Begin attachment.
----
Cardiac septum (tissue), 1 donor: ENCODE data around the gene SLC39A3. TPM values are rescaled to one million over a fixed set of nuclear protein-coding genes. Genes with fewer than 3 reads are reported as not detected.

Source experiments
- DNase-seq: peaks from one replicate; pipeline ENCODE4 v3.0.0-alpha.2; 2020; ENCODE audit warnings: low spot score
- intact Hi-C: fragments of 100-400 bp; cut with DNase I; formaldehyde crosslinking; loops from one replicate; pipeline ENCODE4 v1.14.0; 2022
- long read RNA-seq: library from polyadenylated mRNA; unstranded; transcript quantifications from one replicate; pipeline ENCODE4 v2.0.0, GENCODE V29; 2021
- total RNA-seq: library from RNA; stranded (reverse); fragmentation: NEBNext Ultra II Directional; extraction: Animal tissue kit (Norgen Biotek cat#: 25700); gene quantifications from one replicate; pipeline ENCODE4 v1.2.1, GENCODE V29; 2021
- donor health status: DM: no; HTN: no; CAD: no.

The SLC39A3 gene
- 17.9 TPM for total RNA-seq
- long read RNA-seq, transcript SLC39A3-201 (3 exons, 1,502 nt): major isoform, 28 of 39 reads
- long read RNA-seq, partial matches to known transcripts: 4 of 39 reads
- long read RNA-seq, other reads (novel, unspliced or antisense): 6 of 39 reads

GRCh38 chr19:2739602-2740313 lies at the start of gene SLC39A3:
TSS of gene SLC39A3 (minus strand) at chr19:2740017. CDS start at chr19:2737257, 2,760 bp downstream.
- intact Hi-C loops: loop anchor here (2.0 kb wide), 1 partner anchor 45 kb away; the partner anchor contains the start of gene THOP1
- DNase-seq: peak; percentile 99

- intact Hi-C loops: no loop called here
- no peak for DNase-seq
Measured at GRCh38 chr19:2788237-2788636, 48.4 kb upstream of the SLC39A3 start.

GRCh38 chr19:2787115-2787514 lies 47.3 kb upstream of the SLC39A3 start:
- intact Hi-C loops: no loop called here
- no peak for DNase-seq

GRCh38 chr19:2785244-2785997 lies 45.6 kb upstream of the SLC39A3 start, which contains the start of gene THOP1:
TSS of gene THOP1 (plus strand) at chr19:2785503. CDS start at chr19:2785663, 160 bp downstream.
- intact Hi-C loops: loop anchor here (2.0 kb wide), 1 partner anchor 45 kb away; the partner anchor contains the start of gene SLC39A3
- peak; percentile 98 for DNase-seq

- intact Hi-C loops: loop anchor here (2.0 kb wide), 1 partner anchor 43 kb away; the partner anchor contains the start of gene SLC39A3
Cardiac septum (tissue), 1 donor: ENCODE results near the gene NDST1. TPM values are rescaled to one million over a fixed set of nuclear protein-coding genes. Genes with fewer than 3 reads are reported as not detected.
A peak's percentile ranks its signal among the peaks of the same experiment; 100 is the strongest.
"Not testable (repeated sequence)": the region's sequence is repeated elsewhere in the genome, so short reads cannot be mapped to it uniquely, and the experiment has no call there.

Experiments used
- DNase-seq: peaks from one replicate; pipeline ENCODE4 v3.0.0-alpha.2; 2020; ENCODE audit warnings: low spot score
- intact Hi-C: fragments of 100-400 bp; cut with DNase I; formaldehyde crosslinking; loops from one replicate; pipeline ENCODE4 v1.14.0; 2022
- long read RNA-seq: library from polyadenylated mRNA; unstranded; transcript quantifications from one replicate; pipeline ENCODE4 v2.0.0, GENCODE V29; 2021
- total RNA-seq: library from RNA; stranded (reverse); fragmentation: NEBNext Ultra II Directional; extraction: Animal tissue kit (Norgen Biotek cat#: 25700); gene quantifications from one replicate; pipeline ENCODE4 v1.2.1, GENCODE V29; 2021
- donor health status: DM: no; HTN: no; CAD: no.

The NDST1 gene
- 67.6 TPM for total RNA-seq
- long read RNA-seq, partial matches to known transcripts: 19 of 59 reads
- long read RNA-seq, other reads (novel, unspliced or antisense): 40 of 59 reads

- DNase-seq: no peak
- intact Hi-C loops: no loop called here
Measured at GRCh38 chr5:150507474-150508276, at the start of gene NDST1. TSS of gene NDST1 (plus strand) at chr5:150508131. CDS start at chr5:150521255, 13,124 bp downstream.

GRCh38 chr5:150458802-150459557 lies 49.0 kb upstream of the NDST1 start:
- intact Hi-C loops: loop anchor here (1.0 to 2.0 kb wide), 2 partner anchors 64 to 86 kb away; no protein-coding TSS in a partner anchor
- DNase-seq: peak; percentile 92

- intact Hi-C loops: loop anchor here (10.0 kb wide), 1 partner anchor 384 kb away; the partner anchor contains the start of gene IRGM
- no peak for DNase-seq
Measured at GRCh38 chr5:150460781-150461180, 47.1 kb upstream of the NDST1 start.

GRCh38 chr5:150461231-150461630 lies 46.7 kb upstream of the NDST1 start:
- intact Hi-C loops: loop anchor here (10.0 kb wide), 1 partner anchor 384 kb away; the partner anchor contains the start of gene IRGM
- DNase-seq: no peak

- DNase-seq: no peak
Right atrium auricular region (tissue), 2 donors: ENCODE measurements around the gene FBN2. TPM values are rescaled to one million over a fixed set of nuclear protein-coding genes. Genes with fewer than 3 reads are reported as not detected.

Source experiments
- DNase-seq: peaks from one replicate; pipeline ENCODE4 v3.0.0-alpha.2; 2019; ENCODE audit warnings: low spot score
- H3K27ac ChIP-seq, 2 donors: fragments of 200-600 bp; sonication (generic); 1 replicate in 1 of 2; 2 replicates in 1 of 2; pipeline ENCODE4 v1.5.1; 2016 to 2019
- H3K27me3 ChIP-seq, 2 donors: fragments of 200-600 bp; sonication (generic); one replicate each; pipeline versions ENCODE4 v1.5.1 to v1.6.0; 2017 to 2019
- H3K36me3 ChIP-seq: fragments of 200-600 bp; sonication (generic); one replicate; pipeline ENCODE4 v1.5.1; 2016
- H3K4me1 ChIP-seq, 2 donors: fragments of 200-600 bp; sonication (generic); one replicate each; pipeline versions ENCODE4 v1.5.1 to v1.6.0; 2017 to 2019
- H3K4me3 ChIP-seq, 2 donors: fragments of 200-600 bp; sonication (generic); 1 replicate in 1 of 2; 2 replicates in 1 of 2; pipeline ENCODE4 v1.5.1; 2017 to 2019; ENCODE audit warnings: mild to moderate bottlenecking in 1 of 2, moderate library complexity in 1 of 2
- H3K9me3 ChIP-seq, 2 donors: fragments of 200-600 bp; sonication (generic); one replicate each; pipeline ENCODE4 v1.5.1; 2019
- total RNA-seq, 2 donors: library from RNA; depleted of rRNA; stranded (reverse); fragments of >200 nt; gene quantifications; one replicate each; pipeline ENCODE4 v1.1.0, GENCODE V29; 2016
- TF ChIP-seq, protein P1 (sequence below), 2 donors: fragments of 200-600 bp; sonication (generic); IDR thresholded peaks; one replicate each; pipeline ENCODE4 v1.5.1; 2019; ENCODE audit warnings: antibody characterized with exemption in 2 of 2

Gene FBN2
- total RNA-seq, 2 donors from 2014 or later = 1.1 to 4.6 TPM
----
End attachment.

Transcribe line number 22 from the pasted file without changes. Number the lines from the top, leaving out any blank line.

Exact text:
- no peak for DNase-seq